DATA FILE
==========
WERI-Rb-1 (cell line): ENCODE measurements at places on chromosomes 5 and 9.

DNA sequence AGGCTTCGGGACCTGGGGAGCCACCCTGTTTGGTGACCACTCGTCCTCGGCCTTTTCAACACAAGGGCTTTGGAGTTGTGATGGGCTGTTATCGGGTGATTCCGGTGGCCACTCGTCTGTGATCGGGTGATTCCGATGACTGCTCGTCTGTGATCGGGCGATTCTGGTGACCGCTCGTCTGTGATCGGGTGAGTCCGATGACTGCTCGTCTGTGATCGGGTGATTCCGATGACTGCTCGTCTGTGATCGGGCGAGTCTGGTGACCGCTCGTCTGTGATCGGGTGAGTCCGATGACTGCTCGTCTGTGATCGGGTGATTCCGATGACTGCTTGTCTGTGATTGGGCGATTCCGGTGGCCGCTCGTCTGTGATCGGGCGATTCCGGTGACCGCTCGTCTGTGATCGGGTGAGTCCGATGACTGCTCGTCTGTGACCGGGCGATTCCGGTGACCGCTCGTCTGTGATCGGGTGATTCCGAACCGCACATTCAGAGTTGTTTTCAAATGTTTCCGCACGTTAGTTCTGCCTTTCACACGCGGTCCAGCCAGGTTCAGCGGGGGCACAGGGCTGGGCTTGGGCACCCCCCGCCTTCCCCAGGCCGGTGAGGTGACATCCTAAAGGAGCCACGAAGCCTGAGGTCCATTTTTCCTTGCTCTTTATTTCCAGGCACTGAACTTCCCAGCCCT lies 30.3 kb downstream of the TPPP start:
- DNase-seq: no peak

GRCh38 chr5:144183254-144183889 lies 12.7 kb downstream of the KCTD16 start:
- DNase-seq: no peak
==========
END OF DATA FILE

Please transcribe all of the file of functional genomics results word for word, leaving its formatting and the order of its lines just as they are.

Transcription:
WERI-Rb-1 (cell line): ENCODE measurements at places on chromosomes 5 and 9.

DNA sequence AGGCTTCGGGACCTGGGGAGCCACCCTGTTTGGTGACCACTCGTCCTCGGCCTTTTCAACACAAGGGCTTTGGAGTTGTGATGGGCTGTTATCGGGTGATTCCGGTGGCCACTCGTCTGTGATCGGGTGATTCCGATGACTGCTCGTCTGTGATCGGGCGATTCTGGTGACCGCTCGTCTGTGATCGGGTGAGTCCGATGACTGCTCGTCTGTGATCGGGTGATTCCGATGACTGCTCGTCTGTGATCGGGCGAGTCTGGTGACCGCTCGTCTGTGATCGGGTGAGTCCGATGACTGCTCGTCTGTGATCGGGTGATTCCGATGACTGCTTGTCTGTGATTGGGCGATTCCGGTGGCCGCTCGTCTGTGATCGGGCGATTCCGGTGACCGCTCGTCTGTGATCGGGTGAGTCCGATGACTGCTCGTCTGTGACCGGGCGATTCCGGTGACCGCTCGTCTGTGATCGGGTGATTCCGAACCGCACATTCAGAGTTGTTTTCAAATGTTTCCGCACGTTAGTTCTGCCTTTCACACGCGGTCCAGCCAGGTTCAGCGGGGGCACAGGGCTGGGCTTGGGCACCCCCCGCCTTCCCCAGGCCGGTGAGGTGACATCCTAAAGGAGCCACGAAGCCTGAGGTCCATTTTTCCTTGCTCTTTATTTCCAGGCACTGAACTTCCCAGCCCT lies 30.3 kb downstream of the TPPP start:
- DNase-seq: no peak

GRCh38 chr5:144183254-144183889 lies 12.7 kb downstream of the KCTD16 start:
- DNase-seq: no peak